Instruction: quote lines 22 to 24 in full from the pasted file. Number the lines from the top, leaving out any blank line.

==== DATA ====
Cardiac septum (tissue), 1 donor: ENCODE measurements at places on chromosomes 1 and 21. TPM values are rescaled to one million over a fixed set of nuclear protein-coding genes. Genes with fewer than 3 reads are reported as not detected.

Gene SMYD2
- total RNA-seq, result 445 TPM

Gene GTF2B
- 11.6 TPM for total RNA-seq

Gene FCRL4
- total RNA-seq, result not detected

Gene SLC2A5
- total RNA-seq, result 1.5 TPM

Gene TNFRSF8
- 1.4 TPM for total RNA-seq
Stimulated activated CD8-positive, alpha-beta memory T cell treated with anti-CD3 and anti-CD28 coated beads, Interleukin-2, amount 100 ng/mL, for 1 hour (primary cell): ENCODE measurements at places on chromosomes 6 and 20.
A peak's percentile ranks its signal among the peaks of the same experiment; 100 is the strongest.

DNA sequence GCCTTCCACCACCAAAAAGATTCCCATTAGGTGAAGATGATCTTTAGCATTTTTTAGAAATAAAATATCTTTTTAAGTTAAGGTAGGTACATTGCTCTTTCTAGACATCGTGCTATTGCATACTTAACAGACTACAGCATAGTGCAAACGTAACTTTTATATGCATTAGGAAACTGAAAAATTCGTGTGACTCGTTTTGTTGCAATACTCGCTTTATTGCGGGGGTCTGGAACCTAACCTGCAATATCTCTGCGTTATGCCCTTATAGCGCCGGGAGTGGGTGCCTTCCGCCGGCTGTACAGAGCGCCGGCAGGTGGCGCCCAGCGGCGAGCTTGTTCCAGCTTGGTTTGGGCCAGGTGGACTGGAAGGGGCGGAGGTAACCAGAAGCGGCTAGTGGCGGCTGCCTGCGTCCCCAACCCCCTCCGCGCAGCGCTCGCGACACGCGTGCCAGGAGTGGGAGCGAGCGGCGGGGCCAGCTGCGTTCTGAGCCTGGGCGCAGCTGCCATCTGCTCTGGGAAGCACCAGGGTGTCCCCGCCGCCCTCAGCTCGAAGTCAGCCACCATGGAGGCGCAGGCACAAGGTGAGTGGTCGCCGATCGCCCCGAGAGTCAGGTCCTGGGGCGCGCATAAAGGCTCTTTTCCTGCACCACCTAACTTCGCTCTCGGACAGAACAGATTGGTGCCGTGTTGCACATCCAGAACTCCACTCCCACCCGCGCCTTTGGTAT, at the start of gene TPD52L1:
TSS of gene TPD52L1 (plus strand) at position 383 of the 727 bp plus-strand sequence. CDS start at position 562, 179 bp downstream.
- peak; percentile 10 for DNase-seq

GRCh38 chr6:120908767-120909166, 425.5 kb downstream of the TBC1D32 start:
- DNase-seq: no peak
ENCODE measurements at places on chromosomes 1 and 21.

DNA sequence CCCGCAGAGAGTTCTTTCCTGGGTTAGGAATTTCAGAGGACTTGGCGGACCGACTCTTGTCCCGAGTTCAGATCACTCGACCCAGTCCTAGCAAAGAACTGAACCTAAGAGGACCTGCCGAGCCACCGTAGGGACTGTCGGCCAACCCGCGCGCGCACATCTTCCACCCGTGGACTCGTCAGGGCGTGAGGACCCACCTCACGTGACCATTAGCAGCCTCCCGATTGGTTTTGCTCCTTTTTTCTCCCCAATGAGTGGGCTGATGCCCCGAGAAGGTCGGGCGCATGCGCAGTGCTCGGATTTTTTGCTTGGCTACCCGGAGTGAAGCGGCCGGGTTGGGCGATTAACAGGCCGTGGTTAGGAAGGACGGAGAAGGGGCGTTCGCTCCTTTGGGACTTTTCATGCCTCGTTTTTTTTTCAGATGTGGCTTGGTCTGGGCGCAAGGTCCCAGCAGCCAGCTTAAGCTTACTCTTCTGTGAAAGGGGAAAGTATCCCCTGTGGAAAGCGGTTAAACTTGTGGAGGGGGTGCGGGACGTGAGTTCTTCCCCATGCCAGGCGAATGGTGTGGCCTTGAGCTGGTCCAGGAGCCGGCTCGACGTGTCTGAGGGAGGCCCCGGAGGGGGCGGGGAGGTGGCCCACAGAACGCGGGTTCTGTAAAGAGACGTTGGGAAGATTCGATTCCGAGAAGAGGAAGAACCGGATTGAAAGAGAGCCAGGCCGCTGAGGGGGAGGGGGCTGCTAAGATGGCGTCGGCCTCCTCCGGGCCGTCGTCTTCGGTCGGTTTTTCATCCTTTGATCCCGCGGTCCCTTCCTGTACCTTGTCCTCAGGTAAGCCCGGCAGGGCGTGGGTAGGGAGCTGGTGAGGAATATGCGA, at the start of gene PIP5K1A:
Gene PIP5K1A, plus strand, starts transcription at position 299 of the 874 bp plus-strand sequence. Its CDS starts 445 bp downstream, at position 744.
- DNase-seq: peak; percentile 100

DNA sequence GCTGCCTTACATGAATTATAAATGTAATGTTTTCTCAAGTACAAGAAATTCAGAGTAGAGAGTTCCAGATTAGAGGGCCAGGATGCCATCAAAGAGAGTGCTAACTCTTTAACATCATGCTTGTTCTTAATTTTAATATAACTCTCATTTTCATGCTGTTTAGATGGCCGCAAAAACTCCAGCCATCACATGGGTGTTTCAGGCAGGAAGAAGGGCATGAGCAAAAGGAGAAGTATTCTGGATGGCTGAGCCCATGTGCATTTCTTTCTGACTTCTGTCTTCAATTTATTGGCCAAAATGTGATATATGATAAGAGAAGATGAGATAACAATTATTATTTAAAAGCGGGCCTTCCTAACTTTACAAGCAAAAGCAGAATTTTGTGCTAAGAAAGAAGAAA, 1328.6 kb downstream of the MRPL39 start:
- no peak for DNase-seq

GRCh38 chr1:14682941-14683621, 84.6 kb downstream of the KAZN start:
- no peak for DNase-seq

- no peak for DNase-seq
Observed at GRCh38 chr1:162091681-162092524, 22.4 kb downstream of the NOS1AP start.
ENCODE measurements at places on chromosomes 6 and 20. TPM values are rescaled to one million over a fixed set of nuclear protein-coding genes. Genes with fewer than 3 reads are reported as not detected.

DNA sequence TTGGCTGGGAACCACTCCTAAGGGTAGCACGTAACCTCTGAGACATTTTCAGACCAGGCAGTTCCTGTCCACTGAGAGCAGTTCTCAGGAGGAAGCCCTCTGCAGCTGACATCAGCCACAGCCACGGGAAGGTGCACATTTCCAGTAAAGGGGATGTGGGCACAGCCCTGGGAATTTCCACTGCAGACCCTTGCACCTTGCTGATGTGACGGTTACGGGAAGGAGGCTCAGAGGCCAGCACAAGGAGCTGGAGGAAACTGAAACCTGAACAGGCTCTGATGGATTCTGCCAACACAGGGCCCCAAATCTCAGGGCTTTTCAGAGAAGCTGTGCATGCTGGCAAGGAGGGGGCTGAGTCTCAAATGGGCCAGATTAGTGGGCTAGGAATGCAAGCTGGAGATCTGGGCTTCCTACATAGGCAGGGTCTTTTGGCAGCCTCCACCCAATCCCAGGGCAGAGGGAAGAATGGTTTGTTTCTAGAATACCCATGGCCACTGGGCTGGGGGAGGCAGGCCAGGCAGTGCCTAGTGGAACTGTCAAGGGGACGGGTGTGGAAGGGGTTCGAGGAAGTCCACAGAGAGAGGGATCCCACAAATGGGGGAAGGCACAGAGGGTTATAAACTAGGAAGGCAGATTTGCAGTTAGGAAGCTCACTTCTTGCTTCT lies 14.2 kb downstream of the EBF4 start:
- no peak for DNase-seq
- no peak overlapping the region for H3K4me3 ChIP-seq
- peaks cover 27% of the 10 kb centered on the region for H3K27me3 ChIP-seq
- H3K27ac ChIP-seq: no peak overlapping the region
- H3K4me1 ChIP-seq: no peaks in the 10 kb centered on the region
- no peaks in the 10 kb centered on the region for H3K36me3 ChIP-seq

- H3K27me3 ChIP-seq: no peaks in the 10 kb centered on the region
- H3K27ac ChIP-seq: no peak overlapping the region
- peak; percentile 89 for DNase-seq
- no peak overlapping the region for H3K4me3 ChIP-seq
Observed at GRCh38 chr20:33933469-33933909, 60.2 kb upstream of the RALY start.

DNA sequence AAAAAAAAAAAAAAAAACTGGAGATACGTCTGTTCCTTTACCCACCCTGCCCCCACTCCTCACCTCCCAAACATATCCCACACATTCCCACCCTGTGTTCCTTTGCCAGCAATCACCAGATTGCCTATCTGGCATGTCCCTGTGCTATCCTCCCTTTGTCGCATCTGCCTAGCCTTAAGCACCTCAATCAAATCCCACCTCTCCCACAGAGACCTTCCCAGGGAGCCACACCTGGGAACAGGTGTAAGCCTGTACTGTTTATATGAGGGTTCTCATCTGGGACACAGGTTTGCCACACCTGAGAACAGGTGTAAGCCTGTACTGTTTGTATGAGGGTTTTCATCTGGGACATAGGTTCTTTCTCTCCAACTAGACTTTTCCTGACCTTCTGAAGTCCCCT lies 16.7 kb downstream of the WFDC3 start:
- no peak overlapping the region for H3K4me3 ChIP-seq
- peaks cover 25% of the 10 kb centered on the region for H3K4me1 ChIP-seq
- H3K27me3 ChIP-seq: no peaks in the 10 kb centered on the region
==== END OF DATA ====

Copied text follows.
- DNase-seq: peak; percentile 100

DNA sequence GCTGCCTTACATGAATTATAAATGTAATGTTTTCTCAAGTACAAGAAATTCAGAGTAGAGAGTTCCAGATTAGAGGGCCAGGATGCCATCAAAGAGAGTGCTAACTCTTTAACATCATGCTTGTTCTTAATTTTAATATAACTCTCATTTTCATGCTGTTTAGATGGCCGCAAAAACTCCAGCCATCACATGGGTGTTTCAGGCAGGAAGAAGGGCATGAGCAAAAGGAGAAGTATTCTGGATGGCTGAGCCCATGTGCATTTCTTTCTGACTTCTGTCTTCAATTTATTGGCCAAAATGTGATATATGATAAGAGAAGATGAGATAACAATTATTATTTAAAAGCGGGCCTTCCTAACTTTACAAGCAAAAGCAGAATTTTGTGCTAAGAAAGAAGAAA, 1328.6 kb downstream of the MRPL39 start:
- no peak for DNase-seq